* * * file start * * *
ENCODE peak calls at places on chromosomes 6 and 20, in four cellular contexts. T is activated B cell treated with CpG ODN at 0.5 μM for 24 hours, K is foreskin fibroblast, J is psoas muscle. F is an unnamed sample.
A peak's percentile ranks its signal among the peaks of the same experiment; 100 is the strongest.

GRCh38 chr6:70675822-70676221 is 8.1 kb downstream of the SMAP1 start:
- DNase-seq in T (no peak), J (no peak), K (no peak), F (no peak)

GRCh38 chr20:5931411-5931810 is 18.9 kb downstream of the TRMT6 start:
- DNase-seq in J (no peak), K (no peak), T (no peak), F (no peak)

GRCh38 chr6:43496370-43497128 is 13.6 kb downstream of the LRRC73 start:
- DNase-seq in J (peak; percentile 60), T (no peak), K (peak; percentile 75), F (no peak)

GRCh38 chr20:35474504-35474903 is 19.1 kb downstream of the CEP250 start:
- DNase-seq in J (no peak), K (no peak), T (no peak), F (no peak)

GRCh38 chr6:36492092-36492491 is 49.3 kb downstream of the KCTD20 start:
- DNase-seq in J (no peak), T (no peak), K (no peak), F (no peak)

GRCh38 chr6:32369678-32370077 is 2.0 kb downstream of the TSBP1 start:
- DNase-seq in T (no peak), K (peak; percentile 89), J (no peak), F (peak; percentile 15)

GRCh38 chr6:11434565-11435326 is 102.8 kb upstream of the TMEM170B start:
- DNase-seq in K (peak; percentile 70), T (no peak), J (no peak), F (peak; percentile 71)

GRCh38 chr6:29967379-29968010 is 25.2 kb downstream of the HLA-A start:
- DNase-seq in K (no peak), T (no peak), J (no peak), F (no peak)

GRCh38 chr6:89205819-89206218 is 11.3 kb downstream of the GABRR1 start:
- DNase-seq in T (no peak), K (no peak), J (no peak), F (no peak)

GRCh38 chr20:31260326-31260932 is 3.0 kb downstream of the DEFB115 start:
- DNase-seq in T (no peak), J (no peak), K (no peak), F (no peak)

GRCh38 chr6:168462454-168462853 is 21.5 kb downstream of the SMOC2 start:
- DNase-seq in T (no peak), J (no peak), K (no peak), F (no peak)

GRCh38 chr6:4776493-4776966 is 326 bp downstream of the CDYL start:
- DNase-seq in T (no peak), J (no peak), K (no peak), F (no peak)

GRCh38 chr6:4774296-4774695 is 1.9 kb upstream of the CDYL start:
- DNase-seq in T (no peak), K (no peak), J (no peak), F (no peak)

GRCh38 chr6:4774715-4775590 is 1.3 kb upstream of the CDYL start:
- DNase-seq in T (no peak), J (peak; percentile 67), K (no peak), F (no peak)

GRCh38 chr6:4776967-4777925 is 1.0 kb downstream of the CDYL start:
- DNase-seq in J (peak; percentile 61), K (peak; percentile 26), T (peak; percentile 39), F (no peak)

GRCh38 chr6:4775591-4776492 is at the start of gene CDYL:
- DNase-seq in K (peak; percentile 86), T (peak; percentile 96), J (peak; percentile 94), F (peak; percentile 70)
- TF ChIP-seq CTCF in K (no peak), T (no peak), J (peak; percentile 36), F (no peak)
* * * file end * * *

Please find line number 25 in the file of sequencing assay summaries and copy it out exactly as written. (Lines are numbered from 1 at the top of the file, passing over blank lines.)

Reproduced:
GRCh38 chr6:4776493-4776966 is 326 bp downstream of the CDYL start: